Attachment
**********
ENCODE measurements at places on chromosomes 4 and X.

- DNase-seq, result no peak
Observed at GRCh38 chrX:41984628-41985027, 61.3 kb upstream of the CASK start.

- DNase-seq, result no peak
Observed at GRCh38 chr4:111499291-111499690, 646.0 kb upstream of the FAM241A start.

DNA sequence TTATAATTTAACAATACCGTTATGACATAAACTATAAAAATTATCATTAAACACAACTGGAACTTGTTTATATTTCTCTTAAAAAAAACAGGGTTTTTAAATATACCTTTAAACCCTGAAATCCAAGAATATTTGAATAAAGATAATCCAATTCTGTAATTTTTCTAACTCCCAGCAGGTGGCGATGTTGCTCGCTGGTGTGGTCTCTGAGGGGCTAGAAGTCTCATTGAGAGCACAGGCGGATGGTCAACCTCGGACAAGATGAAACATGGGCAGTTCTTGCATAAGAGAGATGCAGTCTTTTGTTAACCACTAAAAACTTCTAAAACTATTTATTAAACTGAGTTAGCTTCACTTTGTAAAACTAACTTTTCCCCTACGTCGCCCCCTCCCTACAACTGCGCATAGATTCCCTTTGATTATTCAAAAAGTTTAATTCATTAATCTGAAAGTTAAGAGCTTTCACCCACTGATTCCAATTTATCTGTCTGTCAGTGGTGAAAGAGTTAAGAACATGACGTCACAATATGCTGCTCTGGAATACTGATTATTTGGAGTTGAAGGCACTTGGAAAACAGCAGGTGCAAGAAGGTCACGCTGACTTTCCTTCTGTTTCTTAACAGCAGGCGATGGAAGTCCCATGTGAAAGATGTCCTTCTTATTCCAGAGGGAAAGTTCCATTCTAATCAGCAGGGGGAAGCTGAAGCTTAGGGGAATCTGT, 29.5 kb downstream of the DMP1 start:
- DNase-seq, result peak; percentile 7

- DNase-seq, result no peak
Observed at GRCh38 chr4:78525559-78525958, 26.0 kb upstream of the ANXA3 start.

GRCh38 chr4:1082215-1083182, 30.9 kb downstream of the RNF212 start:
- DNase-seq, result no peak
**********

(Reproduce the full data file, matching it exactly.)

ENCODE measurements at places on chromosomes 4 and X.

- DNase-seq, result no peak
Observed at GRCh38 chrX:41984628-41985027, 61.3 kb upstream of the CASK start.

- DNase-seq, result no peak
Observed at GRCh38 chr4:111499291-111499690, 646.0 kb upstream of the FAM241A start.

DNA sequence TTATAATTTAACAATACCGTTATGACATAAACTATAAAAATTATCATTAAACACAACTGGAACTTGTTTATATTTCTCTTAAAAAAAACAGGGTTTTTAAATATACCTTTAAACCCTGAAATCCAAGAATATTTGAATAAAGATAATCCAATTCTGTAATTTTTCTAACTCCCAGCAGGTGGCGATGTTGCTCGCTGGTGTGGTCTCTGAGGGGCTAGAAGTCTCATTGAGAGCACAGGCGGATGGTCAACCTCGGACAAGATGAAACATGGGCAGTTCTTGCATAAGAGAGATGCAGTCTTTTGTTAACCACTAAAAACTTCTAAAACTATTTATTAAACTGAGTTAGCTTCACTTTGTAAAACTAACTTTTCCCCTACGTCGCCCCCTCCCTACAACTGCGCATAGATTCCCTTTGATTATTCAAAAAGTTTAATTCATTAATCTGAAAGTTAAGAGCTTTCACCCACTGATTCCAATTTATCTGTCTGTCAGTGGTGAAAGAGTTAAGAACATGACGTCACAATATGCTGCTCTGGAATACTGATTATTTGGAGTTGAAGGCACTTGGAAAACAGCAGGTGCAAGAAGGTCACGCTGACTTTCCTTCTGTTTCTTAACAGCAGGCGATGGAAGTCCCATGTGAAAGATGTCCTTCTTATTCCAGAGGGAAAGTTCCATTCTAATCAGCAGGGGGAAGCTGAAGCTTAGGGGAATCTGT, 29.5 kb downstream of the DMP1 start:
- DNase-seq, result peak; percentile 7

- DNase-seq, result no peak
Observed at GRCh38 chr4:78525559-78525958, 26.0 kb upstream of the ANXA3 start.

GRCh38 chr4:1082215-1083182, 30.9 kb downstream of the RNF212 start:
- DNase-seq, result no peak